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It was huge news, plastered over the television, radio, newspaper, and Internet. Everyone was excited about the new Earth that had been discovered. We will make contact! NASA promised. It was a promise they kept, with the president socking money into the program to send people to the stars, to explore and discover this world that was exactly like ours. We celebrated the day the spacecraft hovered over the atmosphere of New Earth, we waited with baited breath, and then chaos broke out.
Shannon looked out on to the quietness of space, her hands shook as she sipped her tea. Her hair was gray; her skin snagged with lines, there hung a sharp sadness in her coal black eyes. “Are you all right, Gram?” Shannon’s granddaughter, Jessie, with her long black hair and long lean legs walked over the cabin threshold to the porch where Shannon sat. “Yes, dear, why?” “You look so far away,” Jessie’s voice was heavy as her eyes looked up to the sky. “It’s a beautiful night; you can actually see the stars.” “Yes.” Shannon looked to the south where a heavy cloud of fog hung over the horizon. “Do you want the radio to listen to what’s going on? I can hardly stand to listen anymore.” Shannon considered for a moment as she handed the now empty tea cup over. “I think I will tonight. Are you going to bed?” “Yes, I’m exhausted. The corn is not growing as well as I had hoped.” Jessie went inside and returned with a small radio that she sat on a bench behind her grandmother. She turned it on. “Goodnight, Gram. See you in the morning.”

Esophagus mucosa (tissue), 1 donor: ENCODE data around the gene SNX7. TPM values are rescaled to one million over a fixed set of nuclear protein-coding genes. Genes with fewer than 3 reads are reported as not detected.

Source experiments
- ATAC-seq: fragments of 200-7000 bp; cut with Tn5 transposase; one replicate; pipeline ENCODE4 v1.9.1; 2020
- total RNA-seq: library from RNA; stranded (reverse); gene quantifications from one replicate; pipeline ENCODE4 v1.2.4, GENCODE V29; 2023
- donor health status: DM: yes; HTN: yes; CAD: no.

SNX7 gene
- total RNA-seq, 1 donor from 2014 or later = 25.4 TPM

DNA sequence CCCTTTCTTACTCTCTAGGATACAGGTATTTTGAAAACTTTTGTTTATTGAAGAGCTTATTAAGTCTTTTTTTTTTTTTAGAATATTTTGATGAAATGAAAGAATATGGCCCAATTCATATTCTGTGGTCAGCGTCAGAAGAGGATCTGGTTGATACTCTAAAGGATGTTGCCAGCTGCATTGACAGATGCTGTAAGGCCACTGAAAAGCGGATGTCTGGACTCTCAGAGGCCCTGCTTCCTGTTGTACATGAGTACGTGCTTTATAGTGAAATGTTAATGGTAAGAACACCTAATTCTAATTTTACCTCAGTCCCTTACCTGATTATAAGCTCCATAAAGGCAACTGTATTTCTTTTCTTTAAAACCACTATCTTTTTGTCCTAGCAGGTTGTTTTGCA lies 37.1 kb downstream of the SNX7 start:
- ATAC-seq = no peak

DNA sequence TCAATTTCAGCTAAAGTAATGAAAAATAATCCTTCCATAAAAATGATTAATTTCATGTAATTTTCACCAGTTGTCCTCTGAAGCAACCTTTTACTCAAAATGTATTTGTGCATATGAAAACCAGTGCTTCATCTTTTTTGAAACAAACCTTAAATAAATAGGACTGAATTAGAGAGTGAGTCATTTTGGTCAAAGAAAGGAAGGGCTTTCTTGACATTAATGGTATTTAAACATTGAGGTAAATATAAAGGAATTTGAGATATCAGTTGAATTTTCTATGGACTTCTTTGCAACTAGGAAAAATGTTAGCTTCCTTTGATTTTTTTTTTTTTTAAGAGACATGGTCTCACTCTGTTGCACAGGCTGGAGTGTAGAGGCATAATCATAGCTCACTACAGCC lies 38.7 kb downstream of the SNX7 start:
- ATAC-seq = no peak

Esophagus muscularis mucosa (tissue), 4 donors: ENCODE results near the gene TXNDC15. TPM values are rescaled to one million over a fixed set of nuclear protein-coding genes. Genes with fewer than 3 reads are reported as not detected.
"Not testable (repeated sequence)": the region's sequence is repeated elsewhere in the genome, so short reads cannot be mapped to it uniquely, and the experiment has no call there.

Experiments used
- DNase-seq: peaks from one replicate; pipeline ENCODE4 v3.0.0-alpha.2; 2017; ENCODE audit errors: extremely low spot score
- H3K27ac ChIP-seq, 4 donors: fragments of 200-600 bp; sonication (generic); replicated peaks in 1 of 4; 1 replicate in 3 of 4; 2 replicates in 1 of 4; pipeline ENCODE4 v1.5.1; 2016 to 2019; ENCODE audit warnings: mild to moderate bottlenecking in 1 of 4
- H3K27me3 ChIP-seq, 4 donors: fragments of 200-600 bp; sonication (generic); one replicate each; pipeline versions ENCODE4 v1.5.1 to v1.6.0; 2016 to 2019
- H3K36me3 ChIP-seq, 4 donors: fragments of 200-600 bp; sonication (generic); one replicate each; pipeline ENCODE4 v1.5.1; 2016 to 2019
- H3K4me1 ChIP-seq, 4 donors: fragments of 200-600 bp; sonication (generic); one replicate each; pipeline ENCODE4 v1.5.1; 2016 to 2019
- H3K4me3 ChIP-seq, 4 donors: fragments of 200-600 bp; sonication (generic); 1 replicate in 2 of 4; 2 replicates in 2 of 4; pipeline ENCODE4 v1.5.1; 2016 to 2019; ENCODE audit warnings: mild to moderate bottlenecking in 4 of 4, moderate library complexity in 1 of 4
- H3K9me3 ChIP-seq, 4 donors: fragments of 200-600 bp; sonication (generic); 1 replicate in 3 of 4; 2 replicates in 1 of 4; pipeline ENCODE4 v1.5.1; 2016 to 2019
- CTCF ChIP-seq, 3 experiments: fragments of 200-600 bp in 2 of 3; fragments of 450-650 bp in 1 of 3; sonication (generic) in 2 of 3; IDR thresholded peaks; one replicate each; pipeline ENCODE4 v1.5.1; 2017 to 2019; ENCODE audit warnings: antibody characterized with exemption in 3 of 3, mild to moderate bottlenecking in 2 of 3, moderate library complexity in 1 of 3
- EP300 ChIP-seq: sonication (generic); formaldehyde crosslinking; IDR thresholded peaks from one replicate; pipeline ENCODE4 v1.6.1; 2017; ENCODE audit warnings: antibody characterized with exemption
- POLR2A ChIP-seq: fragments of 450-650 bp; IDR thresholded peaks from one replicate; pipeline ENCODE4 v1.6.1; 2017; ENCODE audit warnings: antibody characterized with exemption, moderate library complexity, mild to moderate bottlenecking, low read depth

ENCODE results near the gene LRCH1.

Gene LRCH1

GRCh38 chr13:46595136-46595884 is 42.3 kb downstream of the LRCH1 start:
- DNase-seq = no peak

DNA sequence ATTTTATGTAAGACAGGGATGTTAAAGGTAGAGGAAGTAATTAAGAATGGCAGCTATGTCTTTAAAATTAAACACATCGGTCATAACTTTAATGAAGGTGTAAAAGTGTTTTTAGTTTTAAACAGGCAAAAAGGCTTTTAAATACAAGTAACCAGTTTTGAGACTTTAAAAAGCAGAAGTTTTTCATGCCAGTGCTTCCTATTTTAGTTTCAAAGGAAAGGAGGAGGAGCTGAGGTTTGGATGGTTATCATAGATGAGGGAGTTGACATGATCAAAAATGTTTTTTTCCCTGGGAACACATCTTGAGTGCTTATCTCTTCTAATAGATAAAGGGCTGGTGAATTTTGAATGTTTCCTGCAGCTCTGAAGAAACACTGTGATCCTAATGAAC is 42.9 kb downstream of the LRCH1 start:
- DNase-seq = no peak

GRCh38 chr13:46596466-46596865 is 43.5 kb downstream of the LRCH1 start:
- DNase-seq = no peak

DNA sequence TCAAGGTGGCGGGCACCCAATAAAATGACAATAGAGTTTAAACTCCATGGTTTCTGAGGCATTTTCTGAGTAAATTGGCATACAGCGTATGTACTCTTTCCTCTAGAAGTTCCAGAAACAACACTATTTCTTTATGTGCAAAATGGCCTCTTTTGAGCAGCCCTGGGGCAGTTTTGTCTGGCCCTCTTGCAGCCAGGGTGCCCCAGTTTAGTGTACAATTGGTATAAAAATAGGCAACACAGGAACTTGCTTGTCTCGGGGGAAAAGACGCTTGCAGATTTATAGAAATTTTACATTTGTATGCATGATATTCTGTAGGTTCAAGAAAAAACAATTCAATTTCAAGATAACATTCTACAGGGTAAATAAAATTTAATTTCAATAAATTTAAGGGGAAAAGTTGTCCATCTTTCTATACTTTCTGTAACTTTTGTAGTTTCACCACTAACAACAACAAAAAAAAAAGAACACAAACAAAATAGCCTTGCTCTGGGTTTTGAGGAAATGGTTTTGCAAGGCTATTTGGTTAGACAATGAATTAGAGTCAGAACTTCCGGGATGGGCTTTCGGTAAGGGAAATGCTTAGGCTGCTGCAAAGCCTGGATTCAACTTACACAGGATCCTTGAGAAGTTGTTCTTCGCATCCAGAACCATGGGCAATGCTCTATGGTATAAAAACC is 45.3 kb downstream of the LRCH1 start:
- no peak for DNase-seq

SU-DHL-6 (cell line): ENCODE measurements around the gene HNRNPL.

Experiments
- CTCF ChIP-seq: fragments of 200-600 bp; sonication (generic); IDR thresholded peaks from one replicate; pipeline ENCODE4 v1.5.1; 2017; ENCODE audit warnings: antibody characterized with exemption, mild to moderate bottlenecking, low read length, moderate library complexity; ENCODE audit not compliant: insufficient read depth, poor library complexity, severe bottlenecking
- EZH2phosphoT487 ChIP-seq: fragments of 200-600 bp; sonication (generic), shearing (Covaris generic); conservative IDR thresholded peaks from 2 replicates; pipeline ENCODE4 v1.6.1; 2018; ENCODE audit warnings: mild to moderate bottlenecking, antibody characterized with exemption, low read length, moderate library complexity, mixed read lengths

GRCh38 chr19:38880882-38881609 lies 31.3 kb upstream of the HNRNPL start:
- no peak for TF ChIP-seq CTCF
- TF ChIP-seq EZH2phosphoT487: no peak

“Night, dear,” Shannon replied as she rocked in her chair and listened.
Battle through grids 400 to 600 continued today, it is estimated 1200 people lost their lives. New Earth numbers range…3000.
Shannon looked to her hands, her eyes glazed over the creases and folds…her mind drifted…
* The champagne splashed and cheers rang. “Is this covered under NASA regulations?” Todd laughed as he tipped the bottle to his open mouth. Seven astronauts crowded around him and laughed. “I’m thinking it’s not,” a young Shannon replied, her dark hair that had been neatly tucked in a ponytail hung in loose strands about her olivetoned face. “Oh, come on, Commander, have some! When else are we going to be able to celebrate?” Susan, a short, pretty redhead in her late thirties said. “Celebrate with us!”